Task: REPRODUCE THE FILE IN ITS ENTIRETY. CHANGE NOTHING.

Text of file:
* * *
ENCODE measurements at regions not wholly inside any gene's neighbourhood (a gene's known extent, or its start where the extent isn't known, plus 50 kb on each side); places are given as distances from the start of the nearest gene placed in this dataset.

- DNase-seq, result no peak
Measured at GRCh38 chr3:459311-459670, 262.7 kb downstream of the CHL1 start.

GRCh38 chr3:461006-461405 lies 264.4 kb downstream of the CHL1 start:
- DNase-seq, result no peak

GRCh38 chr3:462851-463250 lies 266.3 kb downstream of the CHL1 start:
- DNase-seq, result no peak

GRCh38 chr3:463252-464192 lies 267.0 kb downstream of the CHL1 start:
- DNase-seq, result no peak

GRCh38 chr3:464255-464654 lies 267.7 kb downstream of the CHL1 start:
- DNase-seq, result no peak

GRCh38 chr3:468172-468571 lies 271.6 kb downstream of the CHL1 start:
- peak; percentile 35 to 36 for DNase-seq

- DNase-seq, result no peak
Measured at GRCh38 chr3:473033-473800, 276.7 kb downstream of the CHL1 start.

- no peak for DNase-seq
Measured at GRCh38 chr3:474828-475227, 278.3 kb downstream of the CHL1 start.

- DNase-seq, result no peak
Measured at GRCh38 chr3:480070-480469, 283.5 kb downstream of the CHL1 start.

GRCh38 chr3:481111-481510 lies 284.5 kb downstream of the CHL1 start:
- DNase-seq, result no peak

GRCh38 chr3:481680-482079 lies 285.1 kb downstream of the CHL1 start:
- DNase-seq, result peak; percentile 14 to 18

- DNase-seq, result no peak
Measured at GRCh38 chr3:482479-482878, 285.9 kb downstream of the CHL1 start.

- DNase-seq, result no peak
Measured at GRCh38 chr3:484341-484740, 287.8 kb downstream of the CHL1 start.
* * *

ENCODE measurements at regions not wholly inside any gene's neighbourhood (a gene's known extent, or its start where the extent isn't known, plus 50 kb on each side); places are given as distances from the start of the nearest gene placed in this dataset.

- DNase-seq, result no peak
Measured at GRCh38 chr3:459311-459670, 262.7 kb downstream of the CHL1 start.

GRCh38 chr3:461006-461405 lies 264.4 kb downstream of the CHL1 start:
- DNase-seq, result no peak

GRCh38 chr3:462851-463250 lies 266.3 kb downstream of the CHL1 start:
- DNase-seq, result no peak

GRCh38 chr3:463252-464192 lies 267.0 kb downstream of the CHL1 start:
- DNase-seq, result no peak

GRCh38 chr3:464255-464654 lies 267.7 kb downstream of the CHL1 start:
- DNase-seq, result no peak

GRCh38 chr3:468172-468571 lies 271.6 kb downstream of the CHL1 start:
- peak; percentile 35 to 36 for DNase-seq

- DNase-seq, result no peak
Measured at GRCh38 chr3:473033-473800, 276.7 kb downstream of the CHL1 start.

- no peak for DNase-seq
Measured at GRCh38 chr3:474828-475227, 278.3 kb downstream of the CHL1 start.

- DNase-seq, result no peak
Measured at GRCh38 chr3:480070-480469, 283.5 kb downstream of the CHL1 start.

GRCh38 chr3:481111-481510 lies 284.5 kb downstream of the CHL1 start:
- DNase-seq, result no peak

GRCh38 chr3:481680-482079 lies 285.1 kb downstream of the CHL1 start:
- DNase-seq, result peak; percentile 14 to 18

- DNase-seq, result no peak
Measured at GRCh38 chr3:482479-482878, 285.9 kb downstream of the CHL1 start.

- DNase-seq, result no peak
Measured at GRCh38 chr3:484341-484740, 287.8 kb downstream of the CHL1 start.